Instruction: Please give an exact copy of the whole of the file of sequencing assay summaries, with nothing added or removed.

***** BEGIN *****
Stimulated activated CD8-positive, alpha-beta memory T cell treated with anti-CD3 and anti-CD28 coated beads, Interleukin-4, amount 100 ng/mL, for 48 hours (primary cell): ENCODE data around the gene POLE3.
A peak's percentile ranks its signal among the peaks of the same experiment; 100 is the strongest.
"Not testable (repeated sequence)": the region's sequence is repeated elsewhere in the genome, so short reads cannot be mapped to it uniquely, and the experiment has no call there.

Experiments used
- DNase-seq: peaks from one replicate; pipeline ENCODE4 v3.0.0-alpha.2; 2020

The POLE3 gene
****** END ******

Stimulated activated CD8-positive, alpha-beta memory T cell treated with anti-CD3 and anti-CD28 coated beads, Interleukin-4, amount 100 ng/mL, for 48 hours (primary cell): ENCODE data around the gene POLE3.
A peak's percentile ranks its signal among the peaks of the same experiment; 100 is the strongest.
"Not testable (repeated sequence)": the region's sequence is repeated elsewhere in the genome, so short reads cannot be mapped to it uniquely, and the experiment has no call there.

Experiments used
- DNase-seq: peaks from one replicate; pipeline ENCODE4 v3.0.0-alpha.2; 2020

The POLE3 gene